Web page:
Caulin and Maley argue that when animals evolve to larger sizes, they must evolve a better way to fight against cancer. It’s possible that a blue whale simply has a souped-up version of our own defenses. We have proteins that monitor our cells for over-eager growth, for example; they can kill or zombify cells that on the road to cancer. When the genes for these gatekeeper proteins mutate, a cell becomes more likely to become cancerous. The opposite also seems to be true: Scientists have engineered mice to have extra copies of these gatekeeper genes, and they’ve found that the animals become more resistant to tumors.
Caulin and Maley suggest that nature has carried out this experiment as well. We have one copy of a gatekeeper gene called TP53, for example. Elephants–which are at a greater risk for cancer–have a dozen copies of the same gene.
Other defenses might include a more powerful immune system that can destroy new tumors. Big animals may have also lost some genes that make them particularly prone to developing cancer. And anatomy itself can offer a defense, Caulin and Maley point out. As the cells in each colon crypt divide, for example, the older ones get pushed up to the top and get sloughed off. As a result, there are few steps from stem cell to the final cell in a lineage. With fewer steps, we run a lower risk of developing cancer. Bigger animals may have evolved even more effective architectures.
It’s also conceivable that big animals enjoy defenses to cancer merely by being big. Big animals have a lower metabolic rate for their weight than smaller animals. With a lower metabolic rate, big animals produce fewer harmful byproducts that can cause mutations. One pretty wild benefit of being big has been proposed by John Nagy and his colleagues: big animals can kill cancer with cancer. Nagy’s idea is that tumors can develop “hypertumors”–cancer cells that parasitize their fellow cancer cells. Hypertumors would slow down their host tumors, making them less harmful to an animal. And since big animals can handle bigger tumors, their bodies would allow cancer enough time to develop hypertumors. It’s an interesting idea, but Caulin and Maley note that it has yet to be tested.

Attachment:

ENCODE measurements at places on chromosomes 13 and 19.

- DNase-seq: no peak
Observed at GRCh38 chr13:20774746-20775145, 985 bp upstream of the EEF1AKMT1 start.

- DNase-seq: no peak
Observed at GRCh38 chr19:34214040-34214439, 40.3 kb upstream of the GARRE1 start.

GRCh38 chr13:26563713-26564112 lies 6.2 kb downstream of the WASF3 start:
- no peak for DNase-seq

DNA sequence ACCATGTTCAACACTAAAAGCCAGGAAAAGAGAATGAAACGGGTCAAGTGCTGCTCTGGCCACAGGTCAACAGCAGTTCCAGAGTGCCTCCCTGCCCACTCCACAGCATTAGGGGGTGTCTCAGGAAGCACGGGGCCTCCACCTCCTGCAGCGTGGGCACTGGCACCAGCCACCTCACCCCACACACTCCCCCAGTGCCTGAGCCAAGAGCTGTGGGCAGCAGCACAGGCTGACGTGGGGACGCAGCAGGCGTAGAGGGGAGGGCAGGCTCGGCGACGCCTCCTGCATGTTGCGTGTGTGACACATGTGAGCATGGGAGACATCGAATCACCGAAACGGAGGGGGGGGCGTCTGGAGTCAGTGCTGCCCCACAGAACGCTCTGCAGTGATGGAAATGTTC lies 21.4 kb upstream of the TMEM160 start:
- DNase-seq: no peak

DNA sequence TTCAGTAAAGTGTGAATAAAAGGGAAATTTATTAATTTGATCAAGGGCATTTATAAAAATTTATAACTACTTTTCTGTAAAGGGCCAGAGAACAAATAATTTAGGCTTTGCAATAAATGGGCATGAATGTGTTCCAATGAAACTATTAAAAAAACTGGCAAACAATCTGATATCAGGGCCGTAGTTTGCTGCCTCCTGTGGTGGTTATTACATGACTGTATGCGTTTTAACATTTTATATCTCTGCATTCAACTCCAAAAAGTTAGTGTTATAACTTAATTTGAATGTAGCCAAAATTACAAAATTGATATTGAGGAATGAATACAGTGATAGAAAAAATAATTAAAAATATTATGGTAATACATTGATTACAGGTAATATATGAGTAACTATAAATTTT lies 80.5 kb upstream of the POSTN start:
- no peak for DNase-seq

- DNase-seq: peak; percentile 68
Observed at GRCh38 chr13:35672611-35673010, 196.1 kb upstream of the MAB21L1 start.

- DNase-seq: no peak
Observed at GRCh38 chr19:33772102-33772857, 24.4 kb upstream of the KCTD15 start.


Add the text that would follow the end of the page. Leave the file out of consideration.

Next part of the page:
Then again, few of the other ideas they offer have been tested yet. But Caulin and Maley lay out a roadmap for doing so. Scientists could look at closely related species that span a big range of sizes, searching for telling differences in their cancer defences. Whales and dolphins would be a good pick, since blue whales are 2,000 times bigger than the petite Commerson’s dolpin.
But such an undertaking would have to overcome a lot of inertia in the world of cancer research. Cancer biologists don’t look to big animals as models to study–which is one reason there’s not a single fully-sequenced genome of a whale or a dolphin for scientists to look at. For most cancer researchers, mice are the animals of choice.
But if we want to find inspiration for cancer-fighting medicines, mice are the last animal we’d want to consider. It’s like learning how to play baseball from a bench-cooler at a Little League game, when Willie Mays is waiting to dispense his wisdom.
[Update: various typos fixed, and a link to the paper added.]